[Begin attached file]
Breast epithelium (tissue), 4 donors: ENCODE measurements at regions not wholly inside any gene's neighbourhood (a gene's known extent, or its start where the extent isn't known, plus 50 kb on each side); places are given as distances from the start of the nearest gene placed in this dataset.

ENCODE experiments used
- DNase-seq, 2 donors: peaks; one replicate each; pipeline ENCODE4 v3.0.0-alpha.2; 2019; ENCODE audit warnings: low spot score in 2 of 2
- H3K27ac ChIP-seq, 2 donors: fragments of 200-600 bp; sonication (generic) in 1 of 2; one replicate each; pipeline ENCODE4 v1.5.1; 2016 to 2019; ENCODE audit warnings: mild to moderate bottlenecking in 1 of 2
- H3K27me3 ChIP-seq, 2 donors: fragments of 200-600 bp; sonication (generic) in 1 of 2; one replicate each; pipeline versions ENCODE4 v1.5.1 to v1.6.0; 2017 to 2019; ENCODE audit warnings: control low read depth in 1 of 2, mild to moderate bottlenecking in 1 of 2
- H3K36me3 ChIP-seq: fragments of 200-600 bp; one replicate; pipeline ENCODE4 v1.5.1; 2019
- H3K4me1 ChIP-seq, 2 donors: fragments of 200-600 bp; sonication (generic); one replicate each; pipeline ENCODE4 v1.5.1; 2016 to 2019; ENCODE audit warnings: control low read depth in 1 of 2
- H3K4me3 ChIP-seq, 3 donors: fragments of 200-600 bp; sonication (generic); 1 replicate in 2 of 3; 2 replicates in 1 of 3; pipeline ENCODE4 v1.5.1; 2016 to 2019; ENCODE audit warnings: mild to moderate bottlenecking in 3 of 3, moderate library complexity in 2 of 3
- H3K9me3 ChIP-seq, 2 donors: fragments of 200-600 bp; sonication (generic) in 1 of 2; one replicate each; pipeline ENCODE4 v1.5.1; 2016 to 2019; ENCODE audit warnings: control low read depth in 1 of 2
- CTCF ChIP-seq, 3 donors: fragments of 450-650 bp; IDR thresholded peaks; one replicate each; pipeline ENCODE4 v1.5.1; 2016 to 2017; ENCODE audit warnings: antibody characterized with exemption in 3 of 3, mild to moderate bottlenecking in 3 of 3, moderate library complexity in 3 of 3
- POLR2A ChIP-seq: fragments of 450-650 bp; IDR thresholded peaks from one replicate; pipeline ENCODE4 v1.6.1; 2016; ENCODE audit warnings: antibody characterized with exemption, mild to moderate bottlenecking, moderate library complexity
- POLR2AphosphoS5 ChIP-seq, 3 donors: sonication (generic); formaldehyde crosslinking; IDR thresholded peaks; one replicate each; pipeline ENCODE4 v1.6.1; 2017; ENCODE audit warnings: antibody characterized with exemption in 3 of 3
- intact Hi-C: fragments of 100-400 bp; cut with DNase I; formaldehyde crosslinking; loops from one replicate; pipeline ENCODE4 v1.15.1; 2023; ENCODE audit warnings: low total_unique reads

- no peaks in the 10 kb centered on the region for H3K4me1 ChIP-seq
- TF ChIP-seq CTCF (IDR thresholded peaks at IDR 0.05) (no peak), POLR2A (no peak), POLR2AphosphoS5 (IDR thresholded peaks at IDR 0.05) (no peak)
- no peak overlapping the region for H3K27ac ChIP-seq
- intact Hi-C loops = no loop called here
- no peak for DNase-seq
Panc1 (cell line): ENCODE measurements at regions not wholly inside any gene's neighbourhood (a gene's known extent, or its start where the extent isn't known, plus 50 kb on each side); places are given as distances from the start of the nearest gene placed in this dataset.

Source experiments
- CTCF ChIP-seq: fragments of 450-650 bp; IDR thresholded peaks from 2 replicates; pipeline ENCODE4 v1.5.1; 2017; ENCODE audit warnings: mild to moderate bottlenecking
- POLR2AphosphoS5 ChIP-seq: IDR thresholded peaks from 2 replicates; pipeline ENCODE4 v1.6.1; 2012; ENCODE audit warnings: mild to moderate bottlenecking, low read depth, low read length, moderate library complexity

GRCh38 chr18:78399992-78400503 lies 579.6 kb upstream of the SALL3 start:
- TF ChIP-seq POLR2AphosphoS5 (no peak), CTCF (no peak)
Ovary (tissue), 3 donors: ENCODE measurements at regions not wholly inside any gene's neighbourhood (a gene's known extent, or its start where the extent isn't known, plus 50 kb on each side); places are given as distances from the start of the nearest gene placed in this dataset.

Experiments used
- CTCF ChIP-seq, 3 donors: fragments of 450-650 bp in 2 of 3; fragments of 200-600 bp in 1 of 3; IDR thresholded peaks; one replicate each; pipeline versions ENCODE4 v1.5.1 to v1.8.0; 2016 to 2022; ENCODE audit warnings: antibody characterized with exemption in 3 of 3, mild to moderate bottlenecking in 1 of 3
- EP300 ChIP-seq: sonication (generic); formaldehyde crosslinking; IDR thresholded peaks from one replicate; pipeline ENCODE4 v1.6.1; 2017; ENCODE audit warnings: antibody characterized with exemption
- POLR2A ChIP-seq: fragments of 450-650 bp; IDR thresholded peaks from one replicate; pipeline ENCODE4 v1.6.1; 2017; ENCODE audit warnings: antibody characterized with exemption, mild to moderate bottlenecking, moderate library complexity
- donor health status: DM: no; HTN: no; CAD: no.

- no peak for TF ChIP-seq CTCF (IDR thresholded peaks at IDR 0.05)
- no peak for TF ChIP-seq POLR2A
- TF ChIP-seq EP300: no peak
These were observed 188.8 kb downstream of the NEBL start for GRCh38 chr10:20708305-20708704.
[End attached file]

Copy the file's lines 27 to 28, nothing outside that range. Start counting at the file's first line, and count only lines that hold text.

- CTCF ChIP-seq, 3 donors: fragments of 450-650 bp in 2 of 3; fragments of 200-600 bp in 1 of 3; IDR thresholded peaks; one replicate each; pipeline versions ENCODE4 v1.5.1 to v1.8.0; 2016 to 2022; ENCODE audit warnings: antibody characterized with exemption in 3 of 3, mild to moderate bottlenecking in 1 of 3
- EP300 ChIP-seq: sonication (generic); formaldehyde crosslinking; IDR thresholded peaks from one replicate; pipeline ENCODE4 v1.6.1; 2017; ENCODE audit warnings: antibody characterized with exemption